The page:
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The sooner the Chilcot report comes out, the sooner the haters can cry, ‘Whitewash!’

Opponents of the Iraq invasion are bound to see the latest delay as further evidence of Establishment perfidy

John Rentoul
Wednesday 21 January 2015 09:50 GMT

Some people’s conviction that they disagreed with the Iraq war has been strengthened by the failure so far of the Chilcot inquiry to publish its report.

Which is one good reason for publishing the report several years ago. On the other hand, if it had been published several years ago, that would also have reinforced the certainty of some opponents, because it would have been denounced as a whitewash. But at least we would have got it over with.

Whenever the report is eventually published, it will be denounced by the unreasoning antis, because it will fail to find that Tony Blair invented weapons of mass destruction as an excuse to join the military action.

Now, though, it is the delay that is the great crime. It is obvious, isn’t it, that someone must be hiding something? Well, no. Those of us who thought the decision to join the American invasion in 2003 was justified also want the report to be published. It will confirm that the decisions at the time were made in good faith on the available evidence. It will confirm that Saddam Hussein’s chemical and biological weapons were a given – accepted at the time even by those who disagreed with military action.

And the publication of Blair’s conversations with George Bush would only show how impressive the Prime Minister’s advice to the President was.

So why the delay? I tried to explain some of the complexities here. One of the inquiry’s mistakes, possibly fearful of being accused of a cover-up, was to try to publish as much of the Cabinet minutes and the Bush-Blair conversations as possible. This required line-by-line negotiation with the Cabinet Office, which has a moral as well as a legal duty to preserve the 30-year rule (now being reduced to 20). This rule is worth observing not for the sake of Bush and Blair but for that of their successors, who need to know that their conversations are confidential.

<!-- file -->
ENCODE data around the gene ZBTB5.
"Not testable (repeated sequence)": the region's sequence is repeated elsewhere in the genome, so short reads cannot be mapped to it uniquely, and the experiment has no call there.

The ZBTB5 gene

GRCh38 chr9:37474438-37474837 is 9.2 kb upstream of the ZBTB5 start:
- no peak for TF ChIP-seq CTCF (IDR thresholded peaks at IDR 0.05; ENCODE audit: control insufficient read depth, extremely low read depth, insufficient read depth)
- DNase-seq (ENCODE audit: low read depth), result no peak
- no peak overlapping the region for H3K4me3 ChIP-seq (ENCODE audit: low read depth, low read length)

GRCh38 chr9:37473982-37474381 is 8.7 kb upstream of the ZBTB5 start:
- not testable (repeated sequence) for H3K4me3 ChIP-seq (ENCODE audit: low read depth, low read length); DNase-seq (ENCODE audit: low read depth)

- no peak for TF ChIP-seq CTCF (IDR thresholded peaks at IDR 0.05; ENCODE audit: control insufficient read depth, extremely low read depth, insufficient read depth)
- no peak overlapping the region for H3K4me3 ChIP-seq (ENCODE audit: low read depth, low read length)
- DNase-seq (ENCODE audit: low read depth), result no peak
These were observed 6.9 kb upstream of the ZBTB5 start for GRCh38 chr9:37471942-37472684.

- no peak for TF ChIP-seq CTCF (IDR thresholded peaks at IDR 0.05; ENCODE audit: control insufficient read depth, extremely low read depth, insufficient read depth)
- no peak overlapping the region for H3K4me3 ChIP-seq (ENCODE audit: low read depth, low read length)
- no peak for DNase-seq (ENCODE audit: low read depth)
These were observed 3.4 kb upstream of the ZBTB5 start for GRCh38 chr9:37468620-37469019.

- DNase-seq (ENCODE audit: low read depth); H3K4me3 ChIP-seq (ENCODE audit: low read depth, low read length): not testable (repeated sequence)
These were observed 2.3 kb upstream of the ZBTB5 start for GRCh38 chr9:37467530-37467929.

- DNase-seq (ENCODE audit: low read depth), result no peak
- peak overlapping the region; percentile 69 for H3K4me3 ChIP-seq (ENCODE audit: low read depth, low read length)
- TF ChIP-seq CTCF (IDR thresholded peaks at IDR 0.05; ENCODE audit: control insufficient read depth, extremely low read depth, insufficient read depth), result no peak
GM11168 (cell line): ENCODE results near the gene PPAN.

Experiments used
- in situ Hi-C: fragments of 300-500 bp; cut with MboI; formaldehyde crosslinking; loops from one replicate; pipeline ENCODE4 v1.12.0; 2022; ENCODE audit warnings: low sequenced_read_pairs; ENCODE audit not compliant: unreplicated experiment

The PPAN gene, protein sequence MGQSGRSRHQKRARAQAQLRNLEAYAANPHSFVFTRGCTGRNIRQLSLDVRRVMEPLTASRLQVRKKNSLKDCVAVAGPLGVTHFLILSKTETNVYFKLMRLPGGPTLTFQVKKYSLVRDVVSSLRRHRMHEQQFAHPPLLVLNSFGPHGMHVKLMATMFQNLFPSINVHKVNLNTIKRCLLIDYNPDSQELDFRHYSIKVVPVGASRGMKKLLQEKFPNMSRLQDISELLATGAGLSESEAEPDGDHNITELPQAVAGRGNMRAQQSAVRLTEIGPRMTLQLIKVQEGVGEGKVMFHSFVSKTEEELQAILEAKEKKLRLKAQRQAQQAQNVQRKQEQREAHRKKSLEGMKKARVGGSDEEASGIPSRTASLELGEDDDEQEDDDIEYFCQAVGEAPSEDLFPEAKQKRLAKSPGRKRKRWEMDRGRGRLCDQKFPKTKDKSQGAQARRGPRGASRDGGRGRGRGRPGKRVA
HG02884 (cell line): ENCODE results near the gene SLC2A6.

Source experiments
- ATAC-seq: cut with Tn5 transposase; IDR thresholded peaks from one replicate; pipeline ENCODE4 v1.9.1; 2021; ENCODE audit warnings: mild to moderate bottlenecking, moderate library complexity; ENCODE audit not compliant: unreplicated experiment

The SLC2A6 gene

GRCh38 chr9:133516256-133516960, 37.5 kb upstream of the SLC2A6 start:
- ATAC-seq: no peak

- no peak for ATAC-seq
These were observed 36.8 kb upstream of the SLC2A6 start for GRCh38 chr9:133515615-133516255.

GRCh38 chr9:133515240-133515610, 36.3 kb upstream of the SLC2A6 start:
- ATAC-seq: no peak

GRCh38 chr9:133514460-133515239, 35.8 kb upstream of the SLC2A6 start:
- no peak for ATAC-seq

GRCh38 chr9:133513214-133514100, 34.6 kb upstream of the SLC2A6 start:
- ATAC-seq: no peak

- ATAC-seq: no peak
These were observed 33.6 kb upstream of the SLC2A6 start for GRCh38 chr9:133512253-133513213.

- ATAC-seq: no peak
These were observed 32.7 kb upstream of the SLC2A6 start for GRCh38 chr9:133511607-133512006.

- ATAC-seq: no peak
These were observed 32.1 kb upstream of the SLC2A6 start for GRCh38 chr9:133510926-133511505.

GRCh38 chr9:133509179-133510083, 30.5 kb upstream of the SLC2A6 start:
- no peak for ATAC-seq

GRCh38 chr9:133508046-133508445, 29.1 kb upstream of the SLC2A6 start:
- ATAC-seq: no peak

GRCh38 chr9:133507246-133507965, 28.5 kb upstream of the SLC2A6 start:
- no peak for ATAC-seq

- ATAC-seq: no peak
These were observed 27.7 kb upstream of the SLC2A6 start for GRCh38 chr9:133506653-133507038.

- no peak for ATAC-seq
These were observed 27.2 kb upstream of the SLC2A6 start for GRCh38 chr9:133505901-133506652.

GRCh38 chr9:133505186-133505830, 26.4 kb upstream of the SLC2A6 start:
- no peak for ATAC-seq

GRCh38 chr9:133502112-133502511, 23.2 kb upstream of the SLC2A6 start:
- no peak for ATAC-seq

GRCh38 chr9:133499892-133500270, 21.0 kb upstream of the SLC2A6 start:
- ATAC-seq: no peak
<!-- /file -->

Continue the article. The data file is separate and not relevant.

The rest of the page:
Another problem has been the illness of Martin Gilbert, one of the panel members, who was originally the report’s lead author. A third has been the ambition of the inquiry in trying to tell a comprehensive history of Iraq policy before and after the invasion. And a fourth has been the Maxwellisation process, now in train, of putting sections of the draft report that are critical of individuals to those people so that they have the right to comment.

I understand that more people have been criticised than expected, and that, although politicians are used to criticism, some of the officials concerned might be taking it badly. If lawyers are involved, the whole business was bound to drag on.

As for ulterior motives for delay, I can think of one possibility. It is that the panel saw what happened to Brian Hutton, the former judge of unimpeachable integrity, when he came to the only reasonable conclusion on the evidence in his inquiry, the third of five, which was that the Government did not invent or “sex up” its case for military action.

It would not be surprising if John Chilcot and his colleagues privately decided that they would rather meet the Wall of Blair Hate later rather than sooner.

Which is a pity, because the delay merely feeds the beast. It is a democratic scandal that the report is not being published before the election, says Sanctimony Clegg. No it isn’t. The inquiry was set up to learn the lessons of Iraq war (shorter Chilcot: don’t do that again), not to provide a verdict. It was explicitly not a judicial process, and if you want a democratic verdict, that was passed by the British people when they re-elected the Blair government in 2005.

Nothing has changed since then. Hardly anyone has changed their mind. Little new has come to light as a result of the Chilcot inquiry. One important thing the inquiry established is that Peter Goldsmith, the Attorney General, thought military action was unlawful before he thought it was lawful. But his final judgment was the right one, and it was the one that counts.

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